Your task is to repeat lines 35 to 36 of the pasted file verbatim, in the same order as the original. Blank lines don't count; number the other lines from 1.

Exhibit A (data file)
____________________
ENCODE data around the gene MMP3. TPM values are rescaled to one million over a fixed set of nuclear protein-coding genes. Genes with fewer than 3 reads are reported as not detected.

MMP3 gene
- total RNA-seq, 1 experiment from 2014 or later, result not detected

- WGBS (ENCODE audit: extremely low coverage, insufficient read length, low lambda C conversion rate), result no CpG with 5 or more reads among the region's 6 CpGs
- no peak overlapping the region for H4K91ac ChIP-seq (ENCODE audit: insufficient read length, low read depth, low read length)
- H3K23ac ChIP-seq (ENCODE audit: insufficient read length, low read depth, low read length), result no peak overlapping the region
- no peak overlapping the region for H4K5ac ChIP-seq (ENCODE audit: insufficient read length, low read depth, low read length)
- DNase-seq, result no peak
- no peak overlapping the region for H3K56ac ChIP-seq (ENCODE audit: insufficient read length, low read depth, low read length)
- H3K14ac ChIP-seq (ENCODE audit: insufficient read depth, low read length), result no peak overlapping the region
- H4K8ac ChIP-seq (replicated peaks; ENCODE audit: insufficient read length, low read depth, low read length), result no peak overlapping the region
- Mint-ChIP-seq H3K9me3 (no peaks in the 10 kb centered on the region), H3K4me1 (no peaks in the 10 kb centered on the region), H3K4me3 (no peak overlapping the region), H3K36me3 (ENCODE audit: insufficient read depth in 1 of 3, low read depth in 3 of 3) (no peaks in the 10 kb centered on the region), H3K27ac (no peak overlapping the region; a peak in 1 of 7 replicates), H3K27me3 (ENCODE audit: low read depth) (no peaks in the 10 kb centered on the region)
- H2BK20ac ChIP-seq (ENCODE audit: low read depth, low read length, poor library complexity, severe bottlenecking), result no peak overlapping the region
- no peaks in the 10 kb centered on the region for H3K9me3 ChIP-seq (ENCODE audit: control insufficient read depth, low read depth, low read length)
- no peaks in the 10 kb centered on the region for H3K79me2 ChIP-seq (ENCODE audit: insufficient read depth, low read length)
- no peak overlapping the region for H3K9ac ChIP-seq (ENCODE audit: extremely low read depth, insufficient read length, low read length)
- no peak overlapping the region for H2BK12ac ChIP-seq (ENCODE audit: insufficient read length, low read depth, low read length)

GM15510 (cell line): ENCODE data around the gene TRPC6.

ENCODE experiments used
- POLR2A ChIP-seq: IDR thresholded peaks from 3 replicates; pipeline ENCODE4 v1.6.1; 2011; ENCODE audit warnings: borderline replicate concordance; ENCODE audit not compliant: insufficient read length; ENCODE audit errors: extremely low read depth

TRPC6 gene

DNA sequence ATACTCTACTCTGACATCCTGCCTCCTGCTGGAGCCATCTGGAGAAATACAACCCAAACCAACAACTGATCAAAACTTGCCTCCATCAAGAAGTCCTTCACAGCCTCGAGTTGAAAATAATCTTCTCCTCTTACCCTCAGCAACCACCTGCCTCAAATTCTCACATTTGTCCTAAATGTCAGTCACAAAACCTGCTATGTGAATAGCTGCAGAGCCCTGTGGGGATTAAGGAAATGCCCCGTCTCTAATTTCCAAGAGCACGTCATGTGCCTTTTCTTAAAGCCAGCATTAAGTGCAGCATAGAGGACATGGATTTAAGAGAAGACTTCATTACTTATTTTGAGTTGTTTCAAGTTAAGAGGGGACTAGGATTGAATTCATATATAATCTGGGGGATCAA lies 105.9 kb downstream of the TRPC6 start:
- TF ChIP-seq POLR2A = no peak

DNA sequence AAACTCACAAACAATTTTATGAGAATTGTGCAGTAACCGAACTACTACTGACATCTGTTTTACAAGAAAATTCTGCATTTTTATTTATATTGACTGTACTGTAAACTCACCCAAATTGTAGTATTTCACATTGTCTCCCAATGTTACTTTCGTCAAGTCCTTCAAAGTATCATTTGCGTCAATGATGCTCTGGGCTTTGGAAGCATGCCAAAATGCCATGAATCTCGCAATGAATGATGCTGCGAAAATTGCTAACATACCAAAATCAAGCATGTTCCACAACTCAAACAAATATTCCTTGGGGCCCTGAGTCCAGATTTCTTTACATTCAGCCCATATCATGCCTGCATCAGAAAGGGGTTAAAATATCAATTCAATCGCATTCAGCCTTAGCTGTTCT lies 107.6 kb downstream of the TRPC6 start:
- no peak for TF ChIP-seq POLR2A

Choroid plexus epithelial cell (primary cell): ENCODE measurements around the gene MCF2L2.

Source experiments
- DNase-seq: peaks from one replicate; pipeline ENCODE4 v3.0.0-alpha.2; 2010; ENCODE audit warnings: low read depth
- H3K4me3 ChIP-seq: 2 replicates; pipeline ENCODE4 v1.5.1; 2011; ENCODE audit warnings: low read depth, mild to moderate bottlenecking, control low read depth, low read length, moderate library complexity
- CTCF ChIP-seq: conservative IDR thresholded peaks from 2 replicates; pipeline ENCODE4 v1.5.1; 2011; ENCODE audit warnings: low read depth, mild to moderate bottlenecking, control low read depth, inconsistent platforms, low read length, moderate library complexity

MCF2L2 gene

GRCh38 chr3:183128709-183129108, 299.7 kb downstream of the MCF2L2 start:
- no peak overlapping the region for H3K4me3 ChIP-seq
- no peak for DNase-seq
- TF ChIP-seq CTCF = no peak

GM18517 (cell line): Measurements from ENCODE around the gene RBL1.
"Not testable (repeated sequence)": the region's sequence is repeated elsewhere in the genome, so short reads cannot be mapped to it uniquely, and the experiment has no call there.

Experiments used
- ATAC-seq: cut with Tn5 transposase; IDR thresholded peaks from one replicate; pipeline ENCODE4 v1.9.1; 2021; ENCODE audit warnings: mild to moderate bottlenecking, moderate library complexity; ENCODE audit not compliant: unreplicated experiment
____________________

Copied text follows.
- TF ChIP-seq CTCF = no peak

GM18517 (cell line): Measurements from ENCODE around the gene RBL1.